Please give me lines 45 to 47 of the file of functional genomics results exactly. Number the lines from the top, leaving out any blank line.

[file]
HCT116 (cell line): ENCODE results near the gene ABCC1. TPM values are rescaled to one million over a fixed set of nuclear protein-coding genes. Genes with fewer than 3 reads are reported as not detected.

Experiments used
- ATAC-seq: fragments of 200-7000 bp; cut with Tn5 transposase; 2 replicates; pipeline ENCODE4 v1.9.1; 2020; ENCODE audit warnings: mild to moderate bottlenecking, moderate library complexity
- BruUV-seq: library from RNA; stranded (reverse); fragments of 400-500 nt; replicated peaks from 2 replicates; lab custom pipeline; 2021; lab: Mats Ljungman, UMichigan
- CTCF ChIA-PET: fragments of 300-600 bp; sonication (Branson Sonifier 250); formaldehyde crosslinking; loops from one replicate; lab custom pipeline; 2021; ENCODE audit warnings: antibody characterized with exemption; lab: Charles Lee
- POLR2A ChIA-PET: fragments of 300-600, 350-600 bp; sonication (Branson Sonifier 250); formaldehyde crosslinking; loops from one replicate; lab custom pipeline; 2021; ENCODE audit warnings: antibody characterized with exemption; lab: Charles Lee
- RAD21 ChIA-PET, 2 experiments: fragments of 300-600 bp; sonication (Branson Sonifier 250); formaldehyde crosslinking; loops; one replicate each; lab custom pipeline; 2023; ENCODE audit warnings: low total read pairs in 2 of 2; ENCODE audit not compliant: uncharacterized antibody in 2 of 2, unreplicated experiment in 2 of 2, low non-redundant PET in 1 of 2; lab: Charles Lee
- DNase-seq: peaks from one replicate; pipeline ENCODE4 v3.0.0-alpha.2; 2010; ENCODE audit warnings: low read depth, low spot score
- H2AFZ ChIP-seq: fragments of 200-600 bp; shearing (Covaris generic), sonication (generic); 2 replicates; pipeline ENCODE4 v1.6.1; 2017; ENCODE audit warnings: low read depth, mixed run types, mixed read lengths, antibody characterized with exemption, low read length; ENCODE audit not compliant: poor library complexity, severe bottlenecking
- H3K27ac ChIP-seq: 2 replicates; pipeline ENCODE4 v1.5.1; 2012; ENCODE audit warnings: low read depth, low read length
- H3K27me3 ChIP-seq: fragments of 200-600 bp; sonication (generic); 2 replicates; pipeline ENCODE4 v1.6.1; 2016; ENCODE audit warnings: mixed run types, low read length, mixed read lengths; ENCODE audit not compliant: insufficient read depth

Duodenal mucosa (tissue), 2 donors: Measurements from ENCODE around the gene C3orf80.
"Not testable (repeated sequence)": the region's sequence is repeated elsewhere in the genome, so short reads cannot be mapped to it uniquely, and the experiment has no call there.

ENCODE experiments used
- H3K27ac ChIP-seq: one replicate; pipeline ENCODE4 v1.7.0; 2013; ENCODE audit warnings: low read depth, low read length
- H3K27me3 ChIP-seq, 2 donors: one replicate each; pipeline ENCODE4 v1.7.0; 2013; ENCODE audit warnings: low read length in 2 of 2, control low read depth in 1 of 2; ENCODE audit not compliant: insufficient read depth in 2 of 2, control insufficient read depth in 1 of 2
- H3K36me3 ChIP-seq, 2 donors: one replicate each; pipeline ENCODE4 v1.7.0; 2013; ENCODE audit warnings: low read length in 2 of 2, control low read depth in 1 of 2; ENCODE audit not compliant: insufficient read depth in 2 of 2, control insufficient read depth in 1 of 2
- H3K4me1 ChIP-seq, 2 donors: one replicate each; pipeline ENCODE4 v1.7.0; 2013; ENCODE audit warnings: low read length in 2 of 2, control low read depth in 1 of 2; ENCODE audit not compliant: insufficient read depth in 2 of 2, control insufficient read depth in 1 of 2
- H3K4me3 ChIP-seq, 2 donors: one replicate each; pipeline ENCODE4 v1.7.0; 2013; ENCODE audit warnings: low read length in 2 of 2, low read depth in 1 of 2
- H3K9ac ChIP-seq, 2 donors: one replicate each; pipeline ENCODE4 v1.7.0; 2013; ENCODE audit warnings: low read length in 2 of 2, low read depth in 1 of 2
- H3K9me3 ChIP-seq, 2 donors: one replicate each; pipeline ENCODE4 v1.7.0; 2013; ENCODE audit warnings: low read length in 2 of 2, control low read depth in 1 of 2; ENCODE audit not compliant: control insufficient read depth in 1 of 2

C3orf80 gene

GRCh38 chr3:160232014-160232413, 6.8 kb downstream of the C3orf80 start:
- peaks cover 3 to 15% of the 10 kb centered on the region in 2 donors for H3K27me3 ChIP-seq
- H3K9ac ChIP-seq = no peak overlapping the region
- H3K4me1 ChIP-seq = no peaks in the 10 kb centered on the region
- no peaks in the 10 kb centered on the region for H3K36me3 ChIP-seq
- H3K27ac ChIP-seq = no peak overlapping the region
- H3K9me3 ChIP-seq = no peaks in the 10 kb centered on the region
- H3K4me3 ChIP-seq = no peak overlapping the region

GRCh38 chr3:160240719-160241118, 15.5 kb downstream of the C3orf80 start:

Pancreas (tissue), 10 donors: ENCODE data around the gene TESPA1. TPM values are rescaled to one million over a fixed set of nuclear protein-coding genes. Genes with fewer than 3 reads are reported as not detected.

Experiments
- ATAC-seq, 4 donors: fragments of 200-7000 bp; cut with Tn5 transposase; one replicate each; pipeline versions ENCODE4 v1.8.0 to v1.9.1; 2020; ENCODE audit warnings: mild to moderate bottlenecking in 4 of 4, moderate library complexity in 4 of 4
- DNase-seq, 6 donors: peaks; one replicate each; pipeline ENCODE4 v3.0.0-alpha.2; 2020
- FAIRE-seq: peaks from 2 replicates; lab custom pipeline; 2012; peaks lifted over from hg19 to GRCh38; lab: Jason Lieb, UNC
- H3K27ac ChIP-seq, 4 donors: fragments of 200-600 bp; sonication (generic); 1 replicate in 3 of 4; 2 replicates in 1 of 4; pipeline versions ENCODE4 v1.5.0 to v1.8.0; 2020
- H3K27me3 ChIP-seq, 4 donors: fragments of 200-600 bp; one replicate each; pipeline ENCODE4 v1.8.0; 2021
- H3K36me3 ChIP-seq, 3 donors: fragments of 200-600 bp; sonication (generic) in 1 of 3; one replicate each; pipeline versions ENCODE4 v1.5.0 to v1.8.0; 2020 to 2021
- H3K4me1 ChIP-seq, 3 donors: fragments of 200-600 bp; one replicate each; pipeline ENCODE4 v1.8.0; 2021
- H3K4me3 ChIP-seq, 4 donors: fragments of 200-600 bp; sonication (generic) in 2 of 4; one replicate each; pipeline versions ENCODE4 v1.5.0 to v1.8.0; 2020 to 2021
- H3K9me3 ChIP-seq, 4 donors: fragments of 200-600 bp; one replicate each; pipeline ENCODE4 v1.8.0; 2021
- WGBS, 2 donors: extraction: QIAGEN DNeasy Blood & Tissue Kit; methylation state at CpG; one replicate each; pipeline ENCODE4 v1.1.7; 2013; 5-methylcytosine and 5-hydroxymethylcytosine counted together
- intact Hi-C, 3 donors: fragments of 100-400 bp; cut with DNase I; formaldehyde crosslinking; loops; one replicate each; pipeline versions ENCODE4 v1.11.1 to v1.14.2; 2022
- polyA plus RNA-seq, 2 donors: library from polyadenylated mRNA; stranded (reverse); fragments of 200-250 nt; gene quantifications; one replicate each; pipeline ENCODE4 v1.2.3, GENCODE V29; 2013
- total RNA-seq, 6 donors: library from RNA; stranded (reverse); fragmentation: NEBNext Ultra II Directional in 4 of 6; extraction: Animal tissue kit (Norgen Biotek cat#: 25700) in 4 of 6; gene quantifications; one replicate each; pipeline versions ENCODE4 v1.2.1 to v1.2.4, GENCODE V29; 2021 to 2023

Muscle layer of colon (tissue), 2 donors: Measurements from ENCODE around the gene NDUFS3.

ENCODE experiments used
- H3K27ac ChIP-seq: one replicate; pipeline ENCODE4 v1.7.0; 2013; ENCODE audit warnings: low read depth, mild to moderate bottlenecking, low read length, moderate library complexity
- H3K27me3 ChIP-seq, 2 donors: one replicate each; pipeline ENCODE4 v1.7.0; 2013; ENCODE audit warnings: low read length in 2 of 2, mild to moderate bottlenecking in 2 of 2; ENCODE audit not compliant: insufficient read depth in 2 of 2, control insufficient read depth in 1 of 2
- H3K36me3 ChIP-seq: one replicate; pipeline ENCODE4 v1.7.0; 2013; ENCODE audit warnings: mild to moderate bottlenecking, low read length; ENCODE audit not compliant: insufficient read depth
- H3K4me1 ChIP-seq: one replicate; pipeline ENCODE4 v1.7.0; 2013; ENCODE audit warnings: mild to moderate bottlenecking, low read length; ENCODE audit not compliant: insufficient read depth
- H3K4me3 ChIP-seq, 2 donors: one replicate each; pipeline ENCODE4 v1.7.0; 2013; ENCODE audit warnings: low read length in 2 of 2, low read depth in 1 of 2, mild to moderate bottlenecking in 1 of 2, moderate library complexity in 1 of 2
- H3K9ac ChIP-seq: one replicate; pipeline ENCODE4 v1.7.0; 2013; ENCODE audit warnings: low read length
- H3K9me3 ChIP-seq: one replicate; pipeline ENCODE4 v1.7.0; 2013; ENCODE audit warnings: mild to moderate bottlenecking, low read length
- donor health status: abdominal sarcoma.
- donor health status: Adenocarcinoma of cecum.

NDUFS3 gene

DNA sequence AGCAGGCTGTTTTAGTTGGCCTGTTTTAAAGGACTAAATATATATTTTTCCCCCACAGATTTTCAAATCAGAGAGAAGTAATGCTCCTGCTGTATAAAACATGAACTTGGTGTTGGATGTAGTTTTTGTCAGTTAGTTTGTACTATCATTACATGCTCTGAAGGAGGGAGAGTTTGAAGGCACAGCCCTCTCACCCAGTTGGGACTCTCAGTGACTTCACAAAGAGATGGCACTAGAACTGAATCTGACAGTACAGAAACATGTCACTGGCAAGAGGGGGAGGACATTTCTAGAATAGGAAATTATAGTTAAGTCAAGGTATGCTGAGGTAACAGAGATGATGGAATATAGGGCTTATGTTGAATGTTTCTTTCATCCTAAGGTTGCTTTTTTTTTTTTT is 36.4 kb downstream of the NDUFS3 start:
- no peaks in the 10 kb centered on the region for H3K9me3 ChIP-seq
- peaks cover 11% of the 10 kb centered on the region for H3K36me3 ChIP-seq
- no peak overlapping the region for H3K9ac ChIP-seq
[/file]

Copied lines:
- polyA plus RNA-seq, 2 donors: library from polyadenylated mRNA; stranded (reverse); fragments of 200-250 nt; gene quantifications; one replicate each; pipeline ENCODE4 v1.2.3, GENCODE V29; 2013
- total RNA-seq, 6 donors: library from RNA; stranded (reverse); fragmentation: NEBNext Ultra II Directional in 4 of 6; extraction: Animal tissue kit (Norgen Biotek cat#: 25700) in 4 of 6; gene quantifications; one replicate each; pipeline versions ENCODE4 v1.2.1 to v1.2.4, GENCODE V29; 2021 to 2023

Muscle layer of colon (tissue), 2 donors: Measurements from ENCODE around the gene NDUFS3.